Finally, I am presuming I can get the tickets for the ferry once I get there and I understand it is $30 one way and takes about 2 hours – is that right?
Thanks and happy travels
Hi Neel –
Thanks! Yes, a 2.5 years old can do that walk. It is not too long, but it’s uphill (mostly stepped). Just take your time going up. I booked my trip to Bartolome while in Santa Cruz, so you might have a similar luck, but if you’re already seeing it all booked for that week, then it could be quite risky.
I haven’t been to South Plaza, so can’t say anything based on experience.
In Isabela and San Cristobal you’ll get to see more seals. Personally I think Isabela offers more, but that’s just a personal opinion.
Yes, the ferry you can book there. It’s pretty easy to do. There are also speedboats, should you want to save time.
Regarding booking hotels in Isabela/San Cristobal once there, I’m sure there could be options to book last minute, but have in mind that you’re going during X-mas holidays, so it could be quite busy. In that case, I’d try booking online, or at least keep an eye on booking.com, which tells you how many rooms are available at any given hotel for those days. Booking.com also offers free cancelation on many hotels, so it’s another option should you want to play it safe.
Hope this helps!
Hey Norbert, great post! This was really helpful!
Do you know if one has to book accomodations for all days before arriving at the islands? As per my understanding of the new ruling, you have to provide reservations of accomodations for your whole stay before you are allowed to enter the Galapogos. Wouldn’t this make it difficult to spontaneously plan day trips, or stays at other islands?
Hi Maya –
Thanks! And yes, your understanding is right. This is a common question and while I do think there’s a workaround, it a “grey area” workaround.
There’s two ways of doing it, in my opinion. The first way is getting two hotel bookings with free cancelation. One should be for the first day or so, and the second for the rest. You’ll show both of them if asked for during entry.
Booking.com allows you to get bookings that you can cancel up to a few days before the trip (or even up to the same day – double check the free cancellation dates!). So, you’ll have to use the first one since you’ll have to show it the date of arrival, but you can cancel the second one right after you get there and wing it.
Alternatively, and again this is a grey area, but you could simply make a reservation via booking.com, print the booking confirmation, and cancel it immediately after. Then just book a place as a walk-in once you get there. I highly doubt they will check the validity of the booking confirmation printout before letting you in.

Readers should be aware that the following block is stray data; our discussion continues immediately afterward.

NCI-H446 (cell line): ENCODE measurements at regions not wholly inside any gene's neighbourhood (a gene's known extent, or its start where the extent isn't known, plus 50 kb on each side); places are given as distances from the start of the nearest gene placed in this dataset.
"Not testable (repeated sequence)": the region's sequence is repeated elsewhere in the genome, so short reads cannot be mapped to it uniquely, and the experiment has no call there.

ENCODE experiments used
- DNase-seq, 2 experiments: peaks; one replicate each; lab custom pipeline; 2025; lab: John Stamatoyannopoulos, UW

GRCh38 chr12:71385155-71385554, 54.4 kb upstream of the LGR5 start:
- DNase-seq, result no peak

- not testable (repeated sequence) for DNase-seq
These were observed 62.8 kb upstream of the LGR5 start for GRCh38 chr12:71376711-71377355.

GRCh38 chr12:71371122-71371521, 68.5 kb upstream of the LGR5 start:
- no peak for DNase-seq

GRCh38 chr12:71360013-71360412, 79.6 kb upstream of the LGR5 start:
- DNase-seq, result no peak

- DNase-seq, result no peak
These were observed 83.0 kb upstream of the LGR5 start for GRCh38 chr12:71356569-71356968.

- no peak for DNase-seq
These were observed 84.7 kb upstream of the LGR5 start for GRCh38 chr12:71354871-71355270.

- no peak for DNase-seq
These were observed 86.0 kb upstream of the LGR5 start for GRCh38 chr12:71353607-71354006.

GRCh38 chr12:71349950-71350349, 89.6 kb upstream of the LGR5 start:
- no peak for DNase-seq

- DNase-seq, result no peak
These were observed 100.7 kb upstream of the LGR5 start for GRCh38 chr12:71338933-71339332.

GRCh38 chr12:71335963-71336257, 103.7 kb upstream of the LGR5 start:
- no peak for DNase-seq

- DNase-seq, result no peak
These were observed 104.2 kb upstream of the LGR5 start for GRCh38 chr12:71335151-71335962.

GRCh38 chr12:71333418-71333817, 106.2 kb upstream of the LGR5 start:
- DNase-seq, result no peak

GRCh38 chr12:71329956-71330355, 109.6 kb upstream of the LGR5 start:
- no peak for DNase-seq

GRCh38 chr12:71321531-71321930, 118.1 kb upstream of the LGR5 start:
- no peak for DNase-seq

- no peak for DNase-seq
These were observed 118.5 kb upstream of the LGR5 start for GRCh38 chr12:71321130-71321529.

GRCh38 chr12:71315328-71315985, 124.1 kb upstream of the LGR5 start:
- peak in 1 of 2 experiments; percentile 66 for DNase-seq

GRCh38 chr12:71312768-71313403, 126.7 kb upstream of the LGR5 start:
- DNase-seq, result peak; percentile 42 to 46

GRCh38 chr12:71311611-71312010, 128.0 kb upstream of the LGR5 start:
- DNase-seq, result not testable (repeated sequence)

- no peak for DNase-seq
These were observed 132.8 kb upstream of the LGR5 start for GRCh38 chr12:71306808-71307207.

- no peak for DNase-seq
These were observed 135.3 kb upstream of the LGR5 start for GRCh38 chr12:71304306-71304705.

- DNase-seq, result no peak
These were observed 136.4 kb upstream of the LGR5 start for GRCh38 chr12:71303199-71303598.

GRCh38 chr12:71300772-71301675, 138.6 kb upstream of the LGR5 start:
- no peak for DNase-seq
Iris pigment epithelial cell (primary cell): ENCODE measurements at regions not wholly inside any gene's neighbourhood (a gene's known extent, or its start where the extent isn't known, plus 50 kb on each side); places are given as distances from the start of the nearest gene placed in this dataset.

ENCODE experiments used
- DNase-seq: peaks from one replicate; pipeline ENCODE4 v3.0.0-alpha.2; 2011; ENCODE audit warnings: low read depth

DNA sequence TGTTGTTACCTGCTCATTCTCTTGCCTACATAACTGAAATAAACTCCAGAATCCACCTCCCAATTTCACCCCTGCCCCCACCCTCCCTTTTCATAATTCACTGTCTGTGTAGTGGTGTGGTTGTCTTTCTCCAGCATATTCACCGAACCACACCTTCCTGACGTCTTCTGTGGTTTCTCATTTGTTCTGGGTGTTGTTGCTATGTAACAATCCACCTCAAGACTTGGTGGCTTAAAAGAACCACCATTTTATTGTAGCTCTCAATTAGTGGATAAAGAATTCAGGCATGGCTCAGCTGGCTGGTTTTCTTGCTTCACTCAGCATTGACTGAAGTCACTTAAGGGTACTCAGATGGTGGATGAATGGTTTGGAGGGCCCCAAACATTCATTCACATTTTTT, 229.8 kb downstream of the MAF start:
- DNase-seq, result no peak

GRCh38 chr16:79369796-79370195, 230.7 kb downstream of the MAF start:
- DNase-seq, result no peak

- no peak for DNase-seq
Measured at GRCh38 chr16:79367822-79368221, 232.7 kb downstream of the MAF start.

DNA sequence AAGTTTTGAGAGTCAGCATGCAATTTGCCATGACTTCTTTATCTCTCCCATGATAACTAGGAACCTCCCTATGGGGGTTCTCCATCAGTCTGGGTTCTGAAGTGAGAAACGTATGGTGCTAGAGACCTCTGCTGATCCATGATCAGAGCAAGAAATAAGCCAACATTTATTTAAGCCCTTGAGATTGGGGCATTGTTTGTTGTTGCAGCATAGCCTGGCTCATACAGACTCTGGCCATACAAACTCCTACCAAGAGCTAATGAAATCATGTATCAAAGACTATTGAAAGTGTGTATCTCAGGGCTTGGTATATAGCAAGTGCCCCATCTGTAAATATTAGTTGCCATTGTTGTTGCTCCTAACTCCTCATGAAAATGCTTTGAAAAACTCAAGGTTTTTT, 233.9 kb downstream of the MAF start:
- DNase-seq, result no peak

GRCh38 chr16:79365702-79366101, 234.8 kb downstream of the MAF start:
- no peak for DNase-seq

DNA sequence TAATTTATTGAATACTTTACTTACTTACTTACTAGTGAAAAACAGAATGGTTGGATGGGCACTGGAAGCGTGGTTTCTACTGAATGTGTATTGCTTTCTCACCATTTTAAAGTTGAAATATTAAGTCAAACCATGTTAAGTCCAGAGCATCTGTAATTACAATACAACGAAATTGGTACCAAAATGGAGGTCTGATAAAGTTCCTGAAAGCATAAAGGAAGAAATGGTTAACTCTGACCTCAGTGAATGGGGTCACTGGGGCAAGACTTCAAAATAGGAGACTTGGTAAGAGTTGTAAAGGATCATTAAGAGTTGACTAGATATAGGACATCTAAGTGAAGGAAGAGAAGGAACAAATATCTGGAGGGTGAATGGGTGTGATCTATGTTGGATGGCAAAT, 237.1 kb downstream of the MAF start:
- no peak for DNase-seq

Even though I went there before they imposed the new regulations, I’m sure lots of guesthouses still welcome walk-in guests. (People can change plans or maybe extend once there, so I’m sure there’s some flexibility there)
Great post for trekkers in Ecuador. I thought I would update your followers on the reopening in the Galapagos covid-19 the past few weeks. Entry and Exit Requirements:
Are U.S. citizens permitted to enter? Yes
Ecuador has moved to a Level 3 Travel Advisory: Reconsider Travel. Ecuador approved resumption of commercial flight operations on June 1, 2020. All travelers arriving in Ecuador should provide proof of a negative COVID PCR test taken no more than ten (10) days before entering the country. As long as the traveler does not present symptoms of COVID, the traveler does not need to perform mandatory preventive quarantine (“aislamiento preventativo obligatorio”, or APO) and they may freely move within the continental territory of Ecuador (NOTE: Special rules apply for the Galapagos Islands; see below). The Government of Ecuador requires all travelers who do not provide the results of a PCR test to undertake, at their own expense, a PCR test upon arrival. The traveler must then proceed immediately to quarantine in a hotel, hostel, motel or other temporary accommodation authorized for such purpose. If the traveler receives a negative test result, the traveler may terminate the quarantine. If the traveler receives a positive test result, the traveler must continue the quarantine and necessary health care will be provided. While the Government of Ecuador does not require travelers with a negative PCR test to quarantine, the U.S. Centers for Disease Control notes that travelers (including children) pose a risk to family, friends, and community for 14 days after potential exposure to the virus.
Thank you for this COVID update!